17 June 2020
The Methodist Church has today published a set of good practice guidelines for churches to raise awareness of sexual harassment, support victims, and bring about a change in culture to ensure all churches are caring communities, where people safely meet for worship, sharing and learning.
In the foreword to the guidelines and in a short film to go with them, the Revd Dr Barbara Glasson, President of the Conference, says:
“In these guidelines the Methodist Church is stepping forward to enable a safer worshipping and working environment for all associated with its work. More than this, it is aiming to initiate a change of mind-set and behaviours to take responsibility away from victims and bring those who harass to task.”
Sexual harassment is unwanted behaviour of a sexual nature which violates dignity, intimidates, degrades or humiliates and creates a hostile or offensive environment. It is a form of unlawful discrimination under the Equality Act 2010.
Sexual harassment can include: inappropriate comments or jokes of a sexual nature, favouritism or gift-giving, uninvited touching, hugging or kissing, physical behaviour, including unwelcome sexual advances, various forms of sexual assault, displaying pictures, photos or drawings of a sexual nature, sending emails with a sexual content, requests or demands for sexual favours.
The guidelines, which complement existing safeguarding, complaints and discipline policies, provide clear steps for managing cases of sexual harassment: Recognise, Respond, Refer, Record, and Reflect.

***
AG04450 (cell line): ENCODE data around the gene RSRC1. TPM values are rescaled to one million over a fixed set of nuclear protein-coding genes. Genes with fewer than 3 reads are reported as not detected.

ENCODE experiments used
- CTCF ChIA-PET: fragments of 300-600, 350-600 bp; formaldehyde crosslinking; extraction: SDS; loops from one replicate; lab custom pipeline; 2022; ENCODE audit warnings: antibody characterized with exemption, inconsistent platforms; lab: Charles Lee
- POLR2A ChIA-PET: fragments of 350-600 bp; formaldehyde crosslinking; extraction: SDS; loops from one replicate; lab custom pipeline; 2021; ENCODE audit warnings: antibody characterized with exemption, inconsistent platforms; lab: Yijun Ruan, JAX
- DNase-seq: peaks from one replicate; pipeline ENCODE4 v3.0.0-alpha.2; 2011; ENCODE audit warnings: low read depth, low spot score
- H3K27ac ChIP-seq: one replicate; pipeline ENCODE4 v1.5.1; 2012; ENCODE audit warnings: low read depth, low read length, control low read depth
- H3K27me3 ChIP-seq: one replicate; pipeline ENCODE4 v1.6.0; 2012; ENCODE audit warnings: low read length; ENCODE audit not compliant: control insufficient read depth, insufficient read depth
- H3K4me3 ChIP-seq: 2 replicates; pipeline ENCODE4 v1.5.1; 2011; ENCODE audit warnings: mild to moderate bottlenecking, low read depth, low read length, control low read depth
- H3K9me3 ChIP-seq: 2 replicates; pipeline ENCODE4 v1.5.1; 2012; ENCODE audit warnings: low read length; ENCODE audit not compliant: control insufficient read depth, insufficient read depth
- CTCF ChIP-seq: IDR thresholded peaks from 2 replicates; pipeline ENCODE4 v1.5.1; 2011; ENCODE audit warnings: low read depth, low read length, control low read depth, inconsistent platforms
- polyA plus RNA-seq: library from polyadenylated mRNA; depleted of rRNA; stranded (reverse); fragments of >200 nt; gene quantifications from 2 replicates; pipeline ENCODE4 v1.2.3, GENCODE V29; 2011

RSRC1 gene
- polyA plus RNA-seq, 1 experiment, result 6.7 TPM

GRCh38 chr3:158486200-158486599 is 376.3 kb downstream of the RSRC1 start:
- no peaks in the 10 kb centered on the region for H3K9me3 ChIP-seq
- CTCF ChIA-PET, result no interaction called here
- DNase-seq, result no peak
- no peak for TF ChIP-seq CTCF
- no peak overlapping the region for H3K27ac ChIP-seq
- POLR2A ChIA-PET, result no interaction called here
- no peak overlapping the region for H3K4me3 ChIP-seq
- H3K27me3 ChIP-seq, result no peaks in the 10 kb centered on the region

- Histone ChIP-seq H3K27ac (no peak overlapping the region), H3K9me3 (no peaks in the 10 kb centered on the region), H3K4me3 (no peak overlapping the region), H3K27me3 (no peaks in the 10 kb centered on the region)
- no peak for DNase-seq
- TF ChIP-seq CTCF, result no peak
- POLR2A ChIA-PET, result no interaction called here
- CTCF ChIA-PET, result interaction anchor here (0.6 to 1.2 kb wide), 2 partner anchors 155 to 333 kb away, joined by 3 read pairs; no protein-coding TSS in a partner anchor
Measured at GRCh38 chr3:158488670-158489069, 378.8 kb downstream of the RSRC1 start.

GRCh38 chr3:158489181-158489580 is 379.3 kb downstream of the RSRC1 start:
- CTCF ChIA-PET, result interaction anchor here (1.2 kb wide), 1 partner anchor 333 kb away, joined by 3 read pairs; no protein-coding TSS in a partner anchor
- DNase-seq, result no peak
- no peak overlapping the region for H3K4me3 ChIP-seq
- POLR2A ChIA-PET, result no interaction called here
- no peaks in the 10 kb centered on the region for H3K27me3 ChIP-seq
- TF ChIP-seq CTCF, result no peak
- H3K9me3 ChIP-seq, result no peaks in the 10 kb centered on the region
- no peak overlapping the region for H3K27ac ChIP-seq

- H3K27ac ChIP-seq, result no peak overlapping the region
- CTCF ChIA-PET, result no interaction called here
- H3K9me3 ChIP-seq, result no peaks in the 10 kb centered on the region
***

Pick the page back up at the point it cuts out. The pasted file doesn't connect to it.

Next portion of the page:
The Methodist Church worked with Director of Place for Hope, Ruth Harvey, in the development of the Guidelines. Ruth Harvey said:
“The Methodist Church has grasped with tenderness and rigour the necessity to give clear guidelines about sexual harassment in our churches. They are leading the way in how churches must respond to unacceptable behaviour within our midst. They are pointing to how changed behaviour affects habits which ultimately change our culture for good.”
Jill Baker, Chair of the Methodist Council said:
“Bringing these guidelines together has been the work of several years, initially seeking to respond to a number of confidential disclosures while I was Vice-President of the Conference a few years ago. These made it very clear that, sadly, there are many within our Church who have experienced sexual harassment.
“I have often reflected on what it might mean for us to live as a broken, but healing community. We are broken; we all recognise that we do make mistakes, we do misunderstand each other, we do misread the signals and cause offence. Sometimes this is intentional, an abuse of power or trust, sometimes it is unthinking; it always needs challenging and we need to change. That is where we can demonstrate that as well as being broken, we can be healthy, we can change, we can heal, we can learn new ways of behaviour, we can pay more attention to the needs of the body as a whole.
“It is time to move beyond words to action; my hope and prayer is that these Good Practice Guidelines will help us in that.”
Richard Armiger, Director of Learning and Development, said:
“I am delighted to have been involved in working with Jill Baker and others from the initial ideas for this through to the production of these Good Practice Guidelines. I wholeheartedly commend them to the Church. Echoing something of what Barbara Glasson has said in her foreword and Jill Baker’s personal reflection my hope is that the publication of these guidelines will enable us to move from words into action as we seek to challenge inappropriate behaviour and to be a people who live and breathe positive working together in every aspect of our mission and ministry.”
The guidelines can be found here.